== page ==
Date of Award

12-1-2012

Degree Name

Master of Arts

Department

Psychology

First Advisor

Rodriguez, Benjamin

Abstract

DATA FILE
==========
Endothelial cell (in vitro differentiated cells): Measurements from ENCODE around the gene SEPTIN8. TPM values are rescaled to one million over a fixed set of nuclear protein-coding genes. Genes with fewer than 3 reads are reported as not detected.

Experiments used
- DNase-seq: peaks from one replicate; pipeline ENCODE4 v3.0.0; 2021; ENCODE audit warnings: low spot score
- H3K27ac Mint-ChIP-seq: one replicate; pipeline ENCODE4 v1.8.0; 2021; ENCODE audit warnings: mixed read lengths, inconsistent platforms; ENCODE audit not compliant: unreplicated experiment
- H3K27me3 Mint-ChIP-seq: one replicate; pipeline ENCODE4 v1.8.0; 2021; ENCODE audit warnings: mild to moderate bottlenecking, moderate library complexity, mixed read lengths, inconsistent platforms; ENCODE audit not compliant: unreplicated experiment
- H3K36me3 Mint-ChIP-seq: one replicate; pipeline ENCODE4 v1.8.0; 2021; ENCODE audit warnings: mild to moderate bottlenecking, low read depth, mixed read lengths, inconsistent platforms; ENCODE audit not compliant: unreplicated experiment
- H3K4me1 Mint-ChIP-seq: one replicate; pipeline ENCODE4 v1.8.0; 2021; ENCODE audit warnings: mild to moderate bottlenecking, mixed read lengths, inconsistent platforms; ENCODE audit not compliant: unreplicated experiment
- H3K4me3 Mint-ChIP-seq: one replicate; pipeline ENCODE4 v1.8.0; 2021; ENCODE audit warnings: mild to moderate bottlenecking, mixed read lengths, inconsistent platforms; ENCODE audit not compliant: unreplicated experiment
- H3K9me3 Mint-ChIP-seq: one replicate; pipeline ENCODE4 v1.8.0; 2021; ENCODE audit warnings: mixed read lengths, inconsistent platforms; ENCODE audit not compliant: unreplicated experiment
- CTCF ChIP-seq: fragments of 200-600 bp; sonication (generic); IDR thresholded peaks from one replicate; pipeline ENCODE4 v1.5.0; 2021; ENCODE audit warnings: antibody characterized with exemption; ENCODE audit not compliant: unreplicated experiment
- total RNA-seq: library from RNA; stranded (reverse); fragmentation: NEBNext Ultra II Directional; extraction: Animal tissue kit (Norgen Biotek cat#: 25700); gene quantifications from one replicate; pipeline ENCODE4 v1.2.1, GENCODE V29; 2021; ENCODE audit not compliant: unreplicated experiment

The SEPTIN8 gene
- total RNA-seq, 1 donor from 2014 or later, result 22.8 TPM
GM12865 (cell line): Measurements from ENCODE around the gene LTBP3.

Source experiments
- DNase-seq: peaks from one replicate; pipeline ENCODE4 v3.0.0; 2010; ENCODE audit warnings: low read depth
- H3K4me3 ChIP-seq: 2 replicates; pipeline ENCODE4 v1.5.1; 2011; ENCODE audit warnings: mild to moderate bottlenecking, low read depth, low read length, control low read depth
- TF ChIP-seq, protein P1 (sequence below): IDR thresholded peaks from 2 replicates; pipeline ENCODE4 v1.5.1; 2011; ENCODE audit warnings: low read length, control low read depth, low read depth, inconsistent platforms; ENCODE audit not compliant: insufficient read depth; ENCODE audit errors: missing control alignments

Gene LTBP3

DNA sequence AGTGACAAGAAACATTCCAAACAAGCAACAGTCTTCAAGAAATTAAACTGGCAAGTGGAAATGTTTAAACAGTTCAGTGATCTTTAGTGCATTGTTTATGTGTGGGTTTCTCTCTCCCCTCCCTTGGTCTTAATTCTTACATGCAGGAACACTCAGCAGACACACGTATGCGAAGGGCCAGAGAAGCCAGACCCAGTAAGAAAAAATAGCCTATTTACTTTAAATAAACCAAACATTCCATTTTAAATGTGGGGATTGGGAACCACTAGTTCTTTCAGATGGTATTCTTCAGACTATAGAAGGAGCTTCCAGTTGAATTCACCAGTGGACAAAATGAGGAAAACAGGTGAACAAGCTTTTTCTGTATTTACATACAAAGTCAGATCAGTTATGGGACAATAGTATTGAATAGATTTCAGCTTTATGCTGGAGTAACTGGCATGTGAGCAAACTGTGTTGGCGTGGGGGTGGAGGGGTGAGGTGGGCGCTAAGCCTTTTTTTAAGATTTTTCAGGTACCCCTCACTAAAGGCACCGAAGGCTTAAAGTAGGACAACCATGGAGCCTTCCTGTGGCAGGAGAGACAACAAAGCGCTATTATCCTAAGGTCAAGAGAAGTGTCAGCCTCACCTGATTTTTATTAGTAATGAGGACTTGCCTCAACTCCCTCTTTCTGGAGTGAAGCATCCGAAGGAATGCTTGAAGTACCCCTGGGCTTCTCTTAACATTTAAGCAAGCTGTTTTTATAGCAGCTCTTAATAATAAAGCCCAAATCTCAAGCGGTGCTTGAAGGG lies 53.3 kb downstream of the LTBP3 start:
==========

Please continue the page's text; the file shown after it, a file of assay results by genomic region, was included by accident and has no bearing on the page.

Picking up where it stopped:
Research related to positive psychological reactions following exposure to traumatic events, also known as post-traumatic growth (PTG), has suggested that support from others can facilitate such outcomes. The current study focused on whether people's perceptions of PTG differed based on the gender of a hypothetical survivor and nature of the trauma. Characterological differences amongst those who perceive growth as being more, or less, likely was also of interest. Perceptions of growth were measured in relation to three possible traumatic scenarios (vignettes) that were randomly assigned to participants. Following the vignette, participants completed a variety of self-report measures. Contrary to previous PTG literature, there were no consistent characterological differences among participants who did, and who did not, perceive growth as a possible outcome following trauma exposure. PTG was not related to nature of the trauma or gender of the survivor. Implications for clinical practice and future directions for research are discussed.

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